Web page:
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Comment Re:it's all about the 'pods? (Score 1) 270

Ah but its the Colbert Report and Daily Show killing your efficiency there. If you only watched non-news shows from iTunes then you could easily watch 12+ different shows a year before you approached a basic cable or satellite subscription. Now as slashdotters we all live by Colbert and Stewart, but there's a huge market of tv watchers out there that prefer to watch ABC/NBC/CBS/FOX news instead, and all they would have to do is buy one of those HD broadcast antennas and they could get their daily news fix for free, and still pay less than a cable subscription to watch CSI and L&O on AppleTV. Just something to think about.
Games

Submission + - Head start: the Xbox 360 and the next generation

Supersize Me writes: When Microsoft launched the Xbox a year ahead of the Wii and PlayStation 3, much was made of the advantage Microsoft gained by entering the next-gen console market first. A feature at Ars Technica looks at what the head start has gained Microsoft as well as how some of the company's choices with the 360 may be cause for regret. 'A 20GB hard drive is simply too small, especially with the video marketplace on Xbox Live. With demos sometimes coming in at over 1GB and rental movies that are over 5GB, you simply don't have a lot of space available.' At the other end of the spectrum is Microsoft's decision to include a hardware scaler with the 360: 'The importance of that scaler is hard to overestimate. It gives the 360 a built-in advantage over the PS3 and it's something Sony needs to work on as soon as they can. Whether it is a software or hardware solution, they're running at a disadvantage on anything but a 720p-native HDTV in terms of games.'

Are More Choices Really Better? 309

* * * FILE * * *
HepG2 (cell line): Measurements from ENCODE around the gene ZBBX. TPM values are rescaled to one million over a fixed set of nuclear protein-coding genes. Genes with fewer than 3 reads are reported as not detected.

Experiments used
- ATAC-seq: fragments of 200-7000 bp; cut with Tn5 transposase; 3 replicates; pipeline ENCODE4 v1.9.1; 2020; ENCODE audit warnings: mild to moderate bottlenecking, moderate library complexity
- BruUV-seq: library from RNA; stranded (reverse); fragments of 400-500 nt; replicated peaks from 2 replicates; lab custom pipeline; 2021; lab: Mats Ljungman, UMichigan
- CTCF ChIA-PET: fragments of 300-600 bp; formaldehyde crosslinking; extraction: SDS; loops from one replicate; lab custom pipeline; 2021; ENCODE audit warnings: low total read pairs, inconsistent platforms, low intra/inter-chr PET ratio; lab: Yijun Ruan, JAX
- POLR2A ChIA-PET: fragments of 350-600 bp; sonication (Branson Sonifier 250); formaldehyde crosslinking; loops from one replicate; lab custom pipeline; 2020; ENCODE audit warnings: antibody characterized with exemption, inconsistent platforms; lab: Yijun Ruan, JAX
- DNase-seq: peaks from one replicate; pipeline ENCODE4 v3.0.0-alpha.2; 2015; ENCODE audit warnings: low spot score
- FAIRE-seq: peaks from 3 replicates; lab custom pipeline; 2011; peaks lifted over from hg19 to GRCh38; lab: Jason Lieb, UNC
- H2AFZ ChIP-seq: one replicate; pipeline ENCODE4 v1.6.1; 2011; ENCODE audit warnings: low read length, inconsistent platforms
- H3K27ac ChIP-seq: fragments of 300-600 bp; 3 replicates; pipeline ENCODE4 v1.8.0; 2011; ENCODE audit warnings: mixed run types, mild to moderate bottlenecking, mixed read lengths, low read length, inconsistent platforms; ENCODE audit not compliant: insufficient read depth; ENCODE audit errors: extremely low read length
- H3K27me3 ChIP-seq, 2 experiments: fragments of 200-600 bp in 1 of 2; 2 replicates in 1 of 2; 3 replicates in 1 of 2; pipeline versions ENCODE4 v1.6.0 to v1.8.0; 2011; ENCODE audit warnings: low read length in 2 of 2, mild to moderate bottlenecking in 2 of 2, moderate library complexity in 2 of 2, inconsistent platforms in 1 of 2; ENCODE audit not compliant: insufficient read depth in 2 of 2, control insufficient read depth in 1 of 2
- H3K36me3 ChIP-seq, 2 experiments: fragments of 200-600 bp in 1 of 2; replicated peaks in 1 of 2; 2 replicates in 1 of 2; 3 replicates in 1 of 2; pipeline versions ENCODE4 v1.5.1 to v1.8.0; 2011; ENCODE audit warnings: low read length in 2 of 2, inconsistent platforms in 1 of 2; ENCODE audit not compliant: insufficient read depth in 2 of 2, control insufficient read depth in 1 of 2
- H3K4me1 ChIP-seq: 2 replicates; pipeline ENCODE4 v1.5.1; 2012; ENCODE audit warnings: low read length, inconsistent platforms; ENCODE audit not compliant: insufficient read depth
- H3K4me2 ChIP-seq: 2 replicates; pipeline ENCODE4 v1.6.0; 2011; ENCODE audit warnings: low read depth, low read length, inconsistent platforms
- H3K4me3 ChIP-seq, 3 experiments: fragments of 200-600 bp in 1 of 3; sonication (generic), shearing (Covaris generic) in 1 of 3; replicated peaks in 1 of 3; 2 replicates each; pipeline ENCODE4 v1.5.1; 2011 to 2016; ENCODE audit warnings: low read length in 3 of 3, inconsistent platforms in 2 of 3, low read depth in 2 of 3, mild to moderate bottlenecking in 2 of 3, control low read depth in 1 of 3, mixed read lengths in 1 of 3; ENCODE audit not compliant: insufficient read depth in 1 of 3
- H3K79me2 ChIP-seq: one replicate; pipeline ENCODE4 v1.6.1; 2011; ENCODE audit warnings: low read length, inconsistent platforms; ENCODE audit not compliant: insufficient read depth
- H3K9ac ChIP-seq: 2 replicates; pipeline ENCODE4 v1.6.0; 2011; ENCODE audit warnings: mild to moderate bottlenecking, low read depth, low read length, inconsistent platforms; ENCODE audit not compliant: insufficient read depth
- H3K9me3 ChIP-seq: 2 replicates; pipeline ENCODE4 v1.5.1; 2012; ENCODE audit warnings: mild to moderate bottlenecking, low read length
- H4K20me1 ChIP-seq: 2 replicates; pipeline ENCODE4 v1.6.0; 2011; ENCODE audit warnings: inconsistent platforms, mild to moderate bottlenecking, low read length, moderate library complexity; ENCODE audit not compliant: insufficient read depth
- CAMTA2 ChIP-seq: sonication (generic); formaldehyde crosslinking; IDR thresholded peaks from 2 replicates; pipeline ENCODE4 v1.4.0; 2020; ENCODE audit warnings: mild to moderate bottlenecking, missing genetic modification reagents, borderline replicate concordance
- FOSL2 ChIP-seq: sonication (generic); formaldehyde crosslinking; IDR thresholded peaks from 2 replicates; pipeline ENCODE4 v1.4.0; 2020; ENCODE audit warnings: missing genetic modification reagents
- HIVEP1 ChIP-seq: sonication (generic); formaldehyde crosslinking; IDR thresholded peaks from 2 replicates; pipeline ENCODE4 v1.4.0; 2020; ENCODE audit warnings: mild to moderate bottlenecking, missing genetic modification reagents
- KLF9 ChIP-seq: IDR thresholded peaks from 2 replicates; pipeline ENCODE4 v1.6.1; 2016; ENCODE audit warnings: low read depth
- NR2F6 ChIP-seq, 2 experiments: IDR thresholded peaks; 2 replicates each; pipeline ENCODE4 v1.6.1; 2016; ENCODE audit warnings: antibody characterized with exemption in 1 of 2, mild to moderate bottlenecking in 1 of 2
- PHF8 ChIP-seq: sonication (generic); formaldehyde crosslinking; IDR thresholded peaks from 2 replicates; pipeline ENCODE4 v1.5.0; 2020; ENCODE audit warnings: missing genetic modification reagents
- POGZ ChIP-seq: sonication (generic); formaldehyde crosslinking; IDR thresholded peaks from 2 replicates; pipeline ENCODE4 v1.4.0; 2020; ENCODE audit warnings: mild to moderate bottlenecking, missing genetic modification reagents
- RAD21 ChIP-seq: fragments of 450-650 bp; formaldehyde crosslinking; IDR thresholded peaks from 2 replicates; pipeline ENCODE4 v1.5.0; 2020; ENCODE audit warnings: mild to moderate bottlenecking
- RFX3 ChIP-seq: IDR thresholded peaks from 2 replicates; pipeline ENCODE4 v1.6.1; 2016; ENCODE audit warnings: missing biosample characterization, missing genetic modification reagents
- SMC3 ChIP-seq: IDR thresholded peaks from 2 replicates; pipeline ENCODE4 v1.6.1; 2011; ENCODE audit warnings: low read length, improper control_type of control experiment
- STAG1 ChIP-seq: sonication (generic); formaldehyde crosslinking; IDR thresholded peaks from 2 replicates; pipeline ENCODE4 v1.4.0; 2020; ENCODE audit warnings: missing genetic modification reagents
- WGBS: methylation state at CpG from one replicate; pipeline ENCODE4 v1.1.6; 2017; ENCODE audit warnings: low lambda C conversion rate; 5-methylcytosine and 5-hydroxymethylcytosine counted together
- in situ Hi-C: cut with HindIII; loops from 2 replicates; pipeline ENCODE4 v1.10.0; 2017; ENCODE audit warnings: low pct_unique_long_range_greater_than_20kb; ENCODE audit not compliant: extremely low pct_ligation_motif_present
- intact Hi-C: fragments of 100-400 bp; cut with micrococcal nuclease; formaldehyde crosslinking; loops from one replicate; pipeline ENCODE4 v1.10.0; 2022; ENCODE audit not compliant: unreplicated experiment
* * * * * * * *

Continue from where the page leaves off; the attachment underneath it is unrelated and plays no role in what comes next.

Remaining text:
A. Bosch writes to mention that Joel Spolsky of Fog Creek software has a commentary that examines the need for choices in software. From the article: "This highlights a style of software design shared by Microsoft and the open source movement, in both cases driven by a desire for consensus and for 'Making Everybody Happy,' but it's based on the misconceived notion that lots of choices make people happy, which we really need to rethink." With software steadily becoming more sophisticated, are more choices really necessarily better?

Comment Re:Did you go to public or private school? (Score 1) 1095

Private K-8, public high school.

I was just curious because it sounded like another public school story... (I went to public school myself). My sister went to private girls school, and there's no way they would let persist that level of incompetence you just described. Unfortunately, almost all public schools just lack accountability or good feedback mechanisms that will correct problems.

More Voting Shenanigans in Florida 680

stewwy writes "It looks like the the shenanigans have started already, the Register is running a story about the difficulty early voters are having with casting votes for Democrats." From the article: "The touch-screen gizmos seem strangely attracted to Republican candidates. One voter needed assistance from an election official, and even then, needed three tries to convince the machine that he wanted to vote for Democrat Jim Davis in the gubernatorial race, not his Republican opponent Charlie Crist."

McAfee Blames Open Source for Botnets 223

v3xt0r writes "It seems that 'the Open Source Development Model' is to be blamed for the recent increase in botnet development. 'We're not taking aim at the open-source movement; we're talking about the full-disclosure model and how that effectively serves malware development,' the spokesman for McAfee says. Why not just blame the IRC Protocol? Or simply admit that Proprietary vendors cannot keep pace with the Open Source Model?"

Governments, Beyond the Open Source Hype 180

An anonymous reader writes "ForeignPolicy.com takes a look at Open Source as it applies to governments and some of the reasons that a governing body may or may not like OSS. From the article: 'Governments around the world are enchanted by open-source software. Unlike proprietary software, for which the code is kept secret, the open-source variety can be copied, modified, and shared. [...] Trouble is, the benefits of open source are not always so clear-cut. Software is too complicated a creation to be captured in rhetoric, and assertions about some of the technical benefits of open source fail to tell the whole story.'"

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